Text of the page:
As the world turns

By Chuck Sigars | May 15, 2013

I was at Volunteer Park in Seattle a couple of weeks ago, during one of our many beautiful May evenings here in our post-Mayan Apocalypse world, taking advantage of the cityscape and sunset to film a short interview for a project that I won’t mention because I’ll be mentioning it about a million times before August.

There I was, though, in this popular place, surrounded by the usual suspects – couples, young families with children, walkers and readers and listeners – and I remembered it well.

I spent some time in that park, a long time ago, when I was in my 20s and I lived in that area. The two young people who were filming the interview seemed mildly interested, so I elaborated on how, even though everything changes, in the particular section of the park we were in, gazing west, it looked exactly the same.

And it was funny to me, as I mentioned in that split-second (actually longer) that it takes for my brain to slam my mouth shut, that I’d been sitting in that same spot, many times, many years before. So many years ago, in fact, that it was…

…before they were born. Yeah. That’s gotta make your night, right there.

It was one of these young people (and by “young,” just to make it worse, I mean in their late 20s), a few months ago, who mentioned to me that he’d noticed that I’d been writing lately a lot about aging.

Since he’s shorter and lighter than I am, I grabbed him by the lapels, slammed him up against a wall, and said emphatically, “That’s because I’M LIVING IT, YOU MORON!”

Note: That was sort of a cinematic elaboration. I didn’t grab anyone by the lapels, or call anyone a moron, or even speak emphatically. Just trying to keep things lively.

I am, though. Living it. Living it, living through it, wondering what happened and how I got here, and wishing I could describe the process, even though better writers and wiser people over the centuries have tried and failed.

It will start soon, I told him, sooner than he thinks. Somewhere around here there’s a grainy video, VHS but now transferred to DVD (awaiting hologram technology), of me talking with my 2-year-old daughter, even then complaining that I was old. I was about to turn 29.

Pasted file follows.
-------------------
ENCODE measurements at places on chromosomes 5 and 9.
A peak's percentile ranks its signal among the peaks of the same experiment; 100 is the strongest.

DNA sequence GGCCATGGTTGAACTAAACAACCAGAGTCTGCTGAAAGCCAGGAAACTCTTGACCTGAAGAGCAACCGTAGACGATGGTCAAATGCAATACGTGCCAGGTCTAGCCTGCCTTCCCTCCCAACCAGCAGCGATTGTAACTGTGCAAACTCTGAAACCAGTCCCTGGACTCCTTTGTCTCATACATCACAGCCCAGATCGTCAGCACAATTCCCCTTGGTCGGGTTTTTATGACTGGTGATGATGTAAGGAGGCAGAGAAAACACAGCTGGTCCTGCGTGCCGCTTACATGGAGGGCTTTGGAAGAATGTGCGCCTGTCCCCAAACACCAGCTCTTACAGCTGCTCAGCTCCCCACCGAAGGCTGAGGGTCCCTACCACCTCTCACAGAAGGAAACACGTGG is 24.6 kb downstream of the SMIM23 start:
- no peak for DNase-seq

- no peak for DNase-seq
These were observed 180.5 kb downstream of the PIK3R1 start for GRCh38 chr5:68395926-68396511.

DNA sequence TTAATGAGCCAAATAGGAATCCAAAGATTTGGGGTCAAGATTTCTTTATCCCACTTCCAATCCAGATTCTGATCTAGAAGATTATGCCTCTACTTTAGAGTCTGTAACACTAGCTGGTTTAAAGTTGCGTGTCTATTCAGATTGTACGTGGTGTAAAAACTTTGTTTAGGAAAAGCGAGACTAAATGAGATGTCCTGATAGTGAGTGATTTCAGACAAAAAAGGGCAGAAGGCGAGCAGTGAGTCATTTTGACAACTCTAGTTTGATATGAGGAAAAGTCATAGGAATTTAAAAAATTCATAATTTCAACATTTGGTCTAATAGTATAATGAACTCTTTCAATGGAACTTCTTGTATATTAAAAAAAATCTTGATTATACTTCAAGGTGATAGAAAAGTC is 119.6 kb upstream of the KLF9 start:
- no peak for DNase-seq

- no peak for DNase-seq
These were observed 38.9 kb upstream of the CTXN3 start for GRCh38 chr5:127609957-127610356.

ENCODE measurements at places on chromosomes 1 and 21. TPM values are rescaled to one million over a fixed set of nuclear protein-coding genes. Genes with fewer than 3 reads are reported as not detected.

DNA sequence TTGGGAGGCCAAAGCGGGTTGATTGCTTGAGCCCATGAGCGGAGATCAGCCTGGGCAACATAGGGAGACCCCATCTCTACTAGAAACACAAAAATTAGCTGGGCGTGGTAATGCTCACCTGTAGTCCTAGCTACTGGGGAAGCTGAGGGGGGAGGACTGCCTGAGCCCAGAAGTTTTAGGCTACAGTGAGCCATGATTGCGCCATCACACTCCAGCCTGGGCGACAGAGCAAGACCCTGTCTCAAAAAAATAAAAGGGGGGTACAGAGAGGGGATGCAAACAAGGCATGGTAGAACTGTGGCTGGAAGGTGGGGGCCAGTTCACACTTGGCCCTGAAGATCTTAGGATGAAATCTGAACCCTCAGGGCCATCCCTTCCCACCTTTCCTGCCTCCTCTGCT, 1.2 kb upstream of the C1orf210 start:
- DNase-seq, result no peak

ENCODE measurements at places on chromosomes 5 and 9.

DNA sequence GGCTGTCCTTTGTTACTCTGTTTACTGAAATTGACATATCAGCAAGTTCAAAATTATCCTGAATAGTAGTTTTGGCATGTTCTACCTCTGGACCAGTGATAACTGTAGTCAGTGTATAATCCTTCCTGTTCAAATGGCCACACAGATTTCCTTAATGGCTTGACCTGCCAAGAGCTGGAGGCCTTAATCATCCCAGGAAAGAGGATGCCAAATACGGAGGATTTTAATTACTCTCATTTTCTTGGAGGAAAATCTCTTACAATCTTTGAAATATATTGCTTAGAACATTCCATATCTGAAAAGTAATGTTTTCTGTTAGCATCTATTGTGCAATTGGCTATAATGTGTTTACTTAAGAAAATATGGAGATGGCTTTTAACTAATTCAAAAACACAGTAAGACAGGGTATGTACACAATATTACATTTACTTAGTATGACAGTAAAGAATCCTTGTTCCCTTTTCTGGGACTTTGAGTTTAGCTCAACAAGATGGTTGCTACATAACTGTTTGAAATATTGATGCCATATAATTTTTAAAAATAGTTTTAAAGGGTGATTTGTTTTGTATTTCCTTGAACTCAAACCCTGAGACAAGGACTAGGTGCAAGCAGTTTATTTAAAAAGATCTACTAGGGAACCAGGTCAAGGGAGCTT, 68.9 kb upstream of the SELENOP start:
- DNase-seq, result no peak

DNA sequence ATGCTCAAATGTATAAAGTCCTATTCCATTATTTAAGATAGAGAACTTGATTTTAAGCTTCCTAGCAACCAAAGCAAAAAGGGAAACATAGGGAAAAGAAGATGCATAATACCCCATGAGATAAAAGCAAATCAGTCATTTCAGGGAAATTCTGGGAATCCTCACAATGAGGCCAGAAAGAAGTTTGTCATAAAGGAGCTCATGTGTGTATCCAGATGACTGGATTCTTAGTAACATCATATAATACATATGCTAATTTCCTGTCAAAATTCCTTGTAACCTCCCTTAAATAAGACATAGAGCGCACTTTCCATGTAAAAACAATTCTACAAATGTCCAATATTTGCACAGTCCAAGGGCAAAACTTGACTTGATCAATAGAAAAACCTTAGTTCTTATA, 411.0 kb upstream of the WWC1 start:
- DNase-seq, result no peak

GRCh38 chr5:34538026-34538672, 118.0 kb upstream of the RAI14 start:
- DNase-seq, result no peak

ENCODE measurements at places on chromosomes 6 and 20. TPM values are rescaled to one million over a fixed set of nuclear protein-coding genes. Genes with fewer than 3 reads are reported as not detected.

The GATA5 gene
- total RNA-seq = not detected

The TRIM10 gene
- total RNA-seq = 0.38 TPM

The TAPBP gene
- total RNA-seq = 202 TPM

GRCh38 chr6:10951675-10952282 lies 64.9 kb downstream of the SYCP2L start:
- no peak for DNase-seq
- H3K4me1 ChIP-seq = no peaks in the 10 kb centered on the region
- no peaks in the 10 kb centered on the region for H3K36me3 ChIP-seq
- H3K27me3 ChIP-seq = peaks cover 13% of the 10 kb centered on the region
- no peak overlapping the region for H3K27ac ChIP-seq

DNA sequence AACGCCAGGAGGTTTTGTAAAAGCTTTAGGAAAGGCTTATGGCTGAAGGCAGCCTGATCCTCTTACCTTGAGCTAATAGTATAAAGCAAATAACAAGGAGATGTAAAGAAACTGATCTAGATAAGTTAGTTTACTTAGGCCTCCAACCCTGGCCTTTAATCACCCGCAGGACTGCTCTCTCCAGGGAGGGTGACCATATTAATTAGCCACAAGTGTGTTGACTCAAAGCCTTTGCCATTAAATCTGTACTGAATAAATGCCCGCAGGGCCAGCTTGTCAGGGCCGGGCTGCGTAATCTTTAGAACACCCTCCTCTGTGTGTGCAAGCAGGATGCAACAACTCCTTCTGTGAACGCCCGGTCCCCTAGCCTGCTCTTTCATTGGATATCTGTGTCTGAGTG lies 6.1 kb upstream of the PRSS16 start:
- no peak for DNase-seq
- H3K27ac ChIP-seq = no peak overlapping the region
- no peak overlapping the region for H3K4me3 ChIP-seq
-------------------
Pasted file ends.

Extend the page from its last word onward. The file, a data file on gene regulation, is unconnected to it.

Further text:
So that’s when it happens, in my experience. Suddenly it occurs to you that the world is moving in one direction and so are you, and that you won’t remain the same. Suddenly the number “30” looms, an eerie, grown-up number.

You can relax, though. Most of us swing through our 30th birthdays with theatrics and not much else. We’re still pretty much the same. We’ve got a good five years before all hell breaks loose.

My grandfather once told me that 35 was the ideal age, but he was old then and probably lying. In my experience, 35 was awful. This also seems to be the case in TV shows and movies I watch about 35 year olds.

It will take a couple years to get over being 35, in fact, and by then you’re already looking at another round number.

In the meantime, though, some things have already started to happen. If you’re a man and hair loss is in your future, this is when you’ll start to pay attention to that inevitability. There will be other signs, a creak here and there, a loss of half a step, a huff or a puff on a hill you practically ran up five years ago.

And if you’re a family sort of person, you’ve either started or you’re thinking seriously, as clocks tick and tuitions rise.

You may be spending a lot of these years holding tiny hands as you cross busy streets, imagining every horror you’ve ever heard of and coming up with a few of your own. Or you’re already doing parent-teacher conferences, sitting in tiny chairs and feeling as though you’re in the worst job interview of your life.

And your job? You don’t like your job, you’re still too low on the totem pole, or you start seeing yourself in the office guys who are 20 years older and look worse. And you’re probably still paying off student loans.

By 40, though, as rough as you think it’s going to be, things have settled. People give you parties, as one by one you and your contemporaries slip out of your 30s, and this is the time when you carefully start re-evaluating your life and buying a ton of exercise equipment.

And you’ll get a lot of use out of that equipment, which makes an ideal place to hang the clothes that are too small for you, because that also will happen.

But don’t sweat your 40s. That’s what they’ll be, too: Your 40s, whether you’re 42 or 47. And that’s because you’re not 50.

And 50? Now I’m pretty much out of scenarios, although everyone I know who has hit the Five-Oh in recent years seems to have found contentment, and even surprises.

At the age of 53, a young guy asked me to be in his movie, if you can imagine, and here I am 54, a couple of months away from finally filming, surrounded by passionate and energetic people who are a lot younger than I am.

Although, I’m not going to talk about that yet because, as I said, it’s probably going to come up.

Comments (0)
If you wish to comment, please login.